Mike is an incredible partner, no doubt about it. But like everyone, sometimes he can be way off. Earlier this month, while reading his June earnings post, I got stuck when he wrote:
“To be honest, I don’t believe in social media promotion. They are good for increasing the number of backlinks but people coming from social media rarely stick around. Most of them jump from one site to another without reading much”
Am I surprised by Mike’s statement? Of course not. He has told me this over and over. However, up until now, he had kept this to himself. Now that he’s discussed this publicly, I’d love to hear your thoughts. To be fair, I think Mike was speaking specifically about StumbleUpon. If you have any type of website, you know that when a post starts getting stumbled, you can see visitors running into the website. The problem of course is that they leave with the same speed in almost all cases. You’d have to see the average time spent on our sites for StumbleUpon visitors… to say that they only stay a few seconds would be an understatement. That being said, I would draw two conclusions:
I think that some things can be done with SU traffic and perhaps with a better design, that would help new visitors quickly (very quickly!) figure out how to use TheFinancialBlogger, I’m certain that at least a few of those could become regular readers. A minority? Absolutely, but at least some of them. These users would also be ones that tend to share what they like, be social about their favorite links, etc. I see clear value in that.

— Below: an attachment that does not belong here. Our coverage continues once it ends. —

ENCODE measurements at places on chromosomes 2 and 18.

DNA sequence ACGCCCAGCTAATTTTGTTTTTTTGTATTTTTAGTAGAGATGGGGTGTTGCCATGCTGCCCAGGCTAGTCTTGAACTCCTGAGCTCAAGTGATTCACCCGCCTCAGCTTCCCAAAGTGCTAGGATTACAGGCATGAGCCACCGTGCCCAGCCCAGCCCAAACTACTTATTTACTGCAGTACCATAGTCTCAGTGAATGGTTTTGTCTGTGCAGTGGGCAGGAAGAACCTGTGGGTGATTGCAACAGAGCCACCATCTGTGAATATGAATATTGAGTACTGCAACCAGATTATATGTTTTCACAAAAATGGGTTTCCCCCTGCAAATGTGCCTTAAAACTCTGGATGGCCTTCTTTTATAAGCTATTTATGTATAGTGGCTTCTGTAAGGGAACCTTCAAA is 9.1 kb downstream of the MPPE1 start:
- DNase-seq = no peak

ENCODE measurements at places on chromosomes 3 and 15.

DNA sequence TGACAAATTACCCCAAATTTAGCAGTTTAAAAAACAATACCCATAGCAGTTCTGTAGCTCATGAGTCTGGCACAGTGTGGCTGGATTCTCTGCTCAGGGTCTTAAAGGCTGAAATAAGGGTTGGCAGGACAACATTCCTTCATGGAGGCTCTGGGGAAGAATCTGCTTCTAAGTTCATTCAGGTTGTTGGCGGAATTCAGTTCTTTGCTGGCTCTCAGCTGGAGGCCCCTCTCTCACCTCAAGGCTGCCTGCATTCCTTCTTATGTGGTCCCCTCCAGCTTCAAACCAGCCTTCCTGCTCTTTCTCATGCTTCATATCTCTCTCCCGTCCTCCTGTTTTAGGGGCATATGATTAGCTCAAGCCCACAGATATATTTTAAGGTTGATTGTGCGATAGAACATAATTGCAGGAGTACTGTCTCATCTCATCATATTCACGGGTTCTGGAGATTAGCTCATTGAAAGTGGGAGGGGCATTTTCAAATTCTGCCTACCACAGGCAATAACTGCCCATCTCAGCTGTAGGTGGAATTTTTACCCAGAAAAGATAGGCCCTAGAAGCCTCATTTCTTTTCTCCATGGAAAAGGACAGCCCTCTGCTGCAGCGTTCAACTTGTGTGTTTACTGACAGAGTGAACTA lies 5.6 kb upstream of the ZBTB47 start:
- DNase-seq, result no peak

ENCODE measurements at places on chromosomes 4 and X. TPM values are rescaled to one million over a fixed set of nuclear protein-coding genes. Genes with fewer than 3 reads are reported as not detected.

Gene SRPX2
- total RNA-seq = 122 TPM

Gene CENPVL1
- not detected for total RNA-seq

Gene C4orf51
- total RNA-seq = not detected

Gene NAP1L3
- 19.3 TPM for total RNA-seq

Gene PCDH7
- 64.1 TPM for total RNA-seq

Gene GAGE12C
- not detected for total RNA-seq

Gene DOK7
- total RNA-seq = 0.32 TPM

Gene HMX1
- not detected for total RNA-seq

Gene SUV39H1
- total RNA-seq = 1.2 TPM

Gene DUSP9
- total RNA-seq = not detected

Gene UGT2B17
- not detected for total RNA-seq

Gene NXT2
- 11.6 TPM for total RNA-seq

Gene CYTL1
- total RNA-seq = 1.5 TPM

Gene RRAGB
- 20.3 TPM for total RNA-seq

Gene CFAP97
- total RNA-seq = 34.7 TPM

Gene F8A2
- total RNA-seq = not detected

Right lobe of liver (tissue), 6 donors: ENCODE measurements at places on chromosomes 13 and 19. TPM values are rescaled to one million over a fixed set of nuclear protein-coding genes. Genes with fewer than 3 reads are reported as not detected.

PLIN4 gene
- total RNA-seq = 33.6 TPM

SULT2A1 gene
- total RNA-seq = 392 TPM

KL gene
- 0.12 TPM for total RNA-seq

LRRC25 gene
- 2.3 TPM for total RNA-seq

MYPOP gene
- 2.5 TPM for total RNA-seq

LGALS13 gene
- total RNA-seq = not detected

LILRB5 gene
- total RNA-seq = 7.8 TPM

It would be crazy to judge Facebook, Twitter and others as if they were the same as StumbleUpon. They are clearly nothing like StumbleUpon. I think Mike has got it wrong on social media however. To be fair, he is fairly active on Twitter and has been gaining a following. I think he keeps doing it because to some degree he doubts that social media is useless. And these doubts are well founded.
In my opinion, social media will be a growing part of TheFinancialBlogger. As the blog evolves, TFB is becoming a strong brand. Interacting with fans on Twitter, Facebook, and maybe eventually an iTunes podcast or YouTube video will only help make the brand even stronger. In the end, I don’t think it’s about seeing how many users are directly referred to TFB from these services. If users find out about TFB through these alternative ways, that will increase our presence, our influence, help us reach and help more visitors and eventually that will translate into revenues and profit.
I understand that it’s much more difficult to measure how someone who is following TFB on Twitter will have more interaction with us. This is so, especially when you compare it with SEO for example, which is so easy to measure (simply having Google Analytics makes it incredibly easy).
I’d love to get your thoughts on this… Am I all alone to think that Mike was way off to write that? I will eventually convince him to create a Facebook page for TFB and when I do, I hope it will give us one more example of how social media can help TFB. In the meantime, if you don’t already, please follow TFB on Twitter and share your thoughts here!Comments: 8 Read More